A second study by the same lead researcher in 2013 confirmed this relationship. The cognitive abilities of 1,984 older adults were assessed and followed over six years. Those with hearing loss experienced a 30% to 40% accelerated rate of cognitive deterioration and were more likely to develop dementia.
There are several possible reasons for this link between hearing loss and dementia. One possibility is that hearing loss actually changes the structure and functionality of the brain, as brain tissue shrinks when it is not provided with adequate stimulation in the form of sound. A second possibility is that some unidentified physiological pathway produces both hearing loss and dementia, although the known and likely culprits, such as high blood pressure, were accounted for in the studies. A third possible explanation is that the social isolation that often results from hearing loss accelerates the progression of dementia. A fourth hypothesis posits that, if the brain is tasked with intense focus on listening, it may have less capacity for memory processing and other functions. The chronic stress of this "cognitive load" may compromise functioning over time. A new study exploring these possibilities is underway.
When the onset of hearing loss or tinnitus is sudden — for example, due to medical conditions, medication side effects, injuries, and industrial or military incidents — there are often significant symptoms of distress. These can include sleep loss, anxiety, depression, and feelings of helplessness and hopelessness. There may also be changes in self-concept and perceptions of personal effectiveness, including feelings of being damaged, deficient, or incompetent.
Age-related hearing loss tends to be gradual, progressing from milder to greater impairment, and comes with different psychological risks. With gradual onset, the problem is adaptation and failure to recognize and respond to the hearing impairment. The average delay in getting needed hearing aids is 10 years, and much damage to a person's self-concept, social connectedness, and communication skills occurs in that time.
A number of studies have found increased risk of clinical depression in people with impaired hearing, particularly women. Anxiety was also identified at a significantly higher rate in people with impaired hearing than individuals with no hearing loss. Finally, rates of substance abuse, including alcohol and prescription opiates, are higher in hearing-impaired populations than people with normal hearing.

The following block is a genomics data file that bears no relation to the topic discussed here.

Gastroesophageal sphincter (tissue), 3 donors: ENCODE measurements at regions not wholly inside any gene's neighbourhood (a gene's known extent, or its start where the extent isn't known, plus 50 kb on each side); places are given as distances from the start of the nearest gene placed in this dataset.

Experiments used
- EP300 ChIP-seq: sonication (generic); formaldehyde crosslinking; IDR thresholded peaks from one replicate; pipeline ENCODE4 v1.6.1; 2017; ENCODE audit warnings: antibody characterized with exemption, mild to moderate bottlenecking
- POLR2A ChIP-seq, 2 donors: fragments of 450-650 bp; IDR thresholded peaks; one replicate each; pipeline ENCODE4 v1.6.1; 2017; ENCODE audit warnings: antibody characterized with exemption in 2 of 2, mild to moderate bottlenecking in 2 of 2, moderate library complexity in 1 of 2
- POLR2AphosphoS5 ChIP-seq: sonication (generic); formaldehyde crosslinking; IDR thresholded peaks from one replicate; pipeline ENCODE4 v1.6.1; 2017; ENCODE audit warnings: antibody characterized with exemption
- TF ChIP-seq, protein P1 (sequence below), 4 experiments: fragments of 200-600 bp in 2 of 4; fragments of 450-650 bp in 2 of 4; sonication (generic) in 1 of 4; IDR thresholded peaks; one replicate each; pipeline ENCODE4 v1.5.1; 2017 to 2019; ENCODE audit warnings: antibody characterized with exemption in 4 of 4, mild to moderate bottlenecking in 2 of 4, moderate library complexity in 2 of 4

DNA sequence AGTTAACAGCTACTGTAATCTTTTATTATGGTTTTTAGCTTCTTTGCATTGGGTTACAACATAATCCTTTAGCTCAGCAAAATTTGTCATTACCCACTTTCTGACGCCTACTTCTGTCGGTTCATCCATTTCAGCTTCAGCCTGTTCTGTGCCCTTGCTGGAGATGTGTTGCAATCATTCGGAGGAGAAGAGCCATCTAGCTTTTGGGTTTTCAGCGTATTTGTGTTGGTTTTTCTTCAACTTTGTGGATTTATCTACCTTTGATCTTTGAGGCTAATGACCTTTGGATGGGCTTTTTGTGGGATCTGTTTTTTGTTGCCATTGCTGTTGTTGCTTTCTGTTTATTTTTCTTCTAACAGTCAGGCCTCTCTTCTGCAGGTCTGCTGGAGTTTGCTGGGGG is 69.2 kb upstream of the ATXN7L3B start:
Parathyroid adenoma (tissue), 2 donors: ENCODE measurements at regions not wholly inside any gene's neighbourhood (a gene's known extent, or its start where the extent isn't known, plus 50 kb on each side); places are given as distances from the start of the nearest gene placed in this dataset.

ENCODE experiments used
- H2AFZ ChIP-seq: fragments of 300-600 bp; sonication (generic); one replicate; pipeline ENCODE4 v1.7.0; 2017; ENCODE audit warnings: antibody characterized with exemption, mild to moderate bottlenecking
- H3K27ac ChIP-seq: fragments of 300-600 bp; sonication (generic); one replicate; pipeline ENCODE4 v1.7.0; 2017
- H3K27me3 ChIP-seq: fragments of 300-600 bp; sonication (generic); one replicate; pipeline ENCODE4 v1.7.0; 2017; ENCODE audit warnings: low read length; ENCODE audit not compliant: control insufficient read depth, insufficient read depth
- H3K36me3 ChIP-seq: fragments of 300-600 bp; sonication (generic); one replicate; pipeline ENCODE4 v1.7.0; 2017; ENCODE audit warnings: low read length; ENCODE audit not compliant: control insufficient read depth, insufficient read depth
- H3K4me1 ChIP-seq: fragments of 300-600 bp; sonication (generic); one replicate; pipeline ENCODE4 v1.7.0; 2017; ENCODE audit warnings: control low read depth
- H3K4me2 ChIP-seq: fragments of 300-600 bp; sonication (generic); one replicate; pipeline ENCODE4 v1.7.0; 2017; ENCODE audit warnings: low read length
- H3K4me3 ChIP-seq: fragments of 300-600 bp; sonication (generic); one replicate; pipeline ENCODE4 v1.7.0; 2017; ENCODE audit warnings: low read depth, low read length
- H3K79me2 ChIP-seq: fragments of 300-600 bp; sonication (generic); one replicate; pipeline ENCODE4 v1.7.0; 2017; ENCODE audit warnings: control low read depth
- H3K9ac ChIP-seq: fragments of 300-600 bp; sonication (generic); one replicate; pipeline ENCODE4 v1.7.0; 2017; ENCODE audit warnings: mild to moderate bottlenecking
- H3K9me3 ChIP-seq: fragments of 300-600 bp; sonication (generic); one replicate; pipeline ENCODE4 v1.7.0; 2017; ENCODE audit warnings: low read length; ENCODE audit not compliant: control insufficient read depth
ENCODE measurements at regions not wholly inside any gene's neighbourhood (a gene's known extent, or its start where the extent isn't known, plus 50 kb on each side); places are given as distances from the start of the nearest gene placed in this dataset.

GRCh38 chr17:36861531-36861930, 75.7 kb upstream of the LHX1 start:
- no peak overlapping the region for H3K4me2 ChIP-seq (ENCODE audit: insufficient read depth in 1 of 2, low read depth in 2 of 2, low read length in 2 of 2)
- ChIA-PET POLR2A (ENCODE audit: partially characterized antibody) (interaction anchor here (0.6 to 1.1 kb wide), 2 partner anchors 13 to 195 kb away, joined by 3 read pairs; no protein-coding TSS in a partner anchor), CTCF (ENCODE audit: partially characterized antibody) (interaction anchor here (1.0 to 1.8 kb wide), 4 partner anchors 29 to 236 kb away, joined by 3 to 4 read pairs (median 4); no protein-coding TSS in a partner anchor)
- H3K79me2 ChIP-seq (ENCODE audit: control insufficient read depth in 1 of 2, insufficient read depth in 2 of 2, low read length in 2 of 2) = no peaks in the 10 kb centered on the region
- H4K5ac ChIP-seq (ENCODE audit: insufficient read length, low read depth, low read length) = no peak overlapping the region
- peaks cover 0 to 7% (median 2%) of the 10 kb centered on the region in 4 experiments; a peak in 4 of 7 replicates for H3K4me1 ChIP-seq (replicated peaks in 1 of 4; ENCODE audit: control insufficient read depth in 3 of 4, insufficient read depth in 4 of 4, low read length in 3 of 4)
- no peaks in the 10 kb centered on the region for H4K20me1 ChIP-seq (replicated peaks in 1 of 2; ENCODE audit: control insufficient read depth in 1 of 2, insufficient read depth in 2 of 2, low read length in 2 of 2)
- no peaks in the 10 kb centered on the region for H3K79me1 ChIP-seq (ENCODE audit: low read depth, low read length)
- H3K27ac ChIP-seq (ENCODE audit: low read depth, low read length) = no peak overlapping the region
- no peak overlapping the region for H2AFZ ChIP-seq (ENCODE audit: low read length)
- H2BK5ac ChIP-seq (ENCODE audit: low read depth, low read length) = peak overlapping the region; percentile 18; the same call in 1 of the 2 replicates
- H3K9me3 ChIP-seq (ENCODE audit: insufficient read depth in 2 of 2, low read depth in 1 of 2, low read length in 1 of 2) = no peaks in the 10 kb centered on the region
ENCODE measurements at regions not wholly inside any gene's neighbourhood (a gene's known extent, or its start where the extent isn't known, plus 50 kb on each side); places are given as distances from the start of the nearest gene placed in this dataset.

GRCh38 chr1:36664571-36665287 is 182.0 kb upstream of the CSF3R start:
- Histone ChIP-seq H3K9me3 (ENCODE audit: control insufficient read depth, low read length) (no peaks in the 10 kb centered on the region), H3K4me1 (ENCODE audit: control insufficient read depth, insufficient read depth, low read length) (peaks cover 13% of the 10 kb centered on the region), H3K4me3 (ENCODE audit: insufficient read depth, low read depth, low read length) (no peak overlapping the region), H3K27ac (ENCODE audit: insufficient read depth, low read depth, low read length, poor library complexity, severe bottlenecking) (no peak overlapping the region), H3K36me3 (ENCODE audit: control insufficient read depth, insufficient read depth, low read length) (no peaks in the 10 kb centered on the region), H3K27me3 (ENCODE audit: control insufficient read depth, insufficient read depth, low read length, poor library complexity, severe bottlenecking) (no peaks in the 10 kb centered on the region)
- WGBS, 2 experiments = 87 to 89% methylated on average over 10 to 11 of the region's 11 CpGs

Effects on Relationships
Untreated hearing loss can have a significant effect on relationships with loved ones and friends, as well as daily interactions in the community. There can be a reduction in attunement and awareness of subtle social cues. With impaired hearing, it's easier to misunderstand others and misinterpret intentions. Sometimes people who have hearing loss believe that others are mumbling or have poor enunciation. When listening becomes an experience of frustration or embarrassment, social withdrawal frequently follows.
Loved ones, family members, and friends also may retreat when communication becomes difficult. They may become frustrated if the person with hearing loss is resistant to addressing the problem. People with impaired hearing are sometimes perceived as obstinate, arrogant, or incompetent in situations where the actual issue is unheard information or instructions.
As a result, untreated hearing loss often leads to limited social engagements and changes in routine. People with impaired hearing are likely to find themselves on fewer phone calls, less interested in things like concerts and lectures, and avoiding previously loved places due to loud background noise.
Economic and Occupational Effects
An estimated 60% of people with impaired hearing are below retirement age, and untreated hearing loss can have negative effects on workplace performance. Many aspects of work life, such as group meetings, video-conferencing, and telephoning, as well as the need to follow instructions from supervisors, can be affected by hearing loss. Though illegal, workplace discrimination has been documented, as employers may be unwilling to provide adaptive technologies.
Ironically, hearing loss is often caused by the work environment. According to the Hearing Health Foundation, active service members and veterans rank hearing loss and tinnitus as their top two health concerns, and 30 million U.S. workers are exposed to hazardous noise levels in their jobs.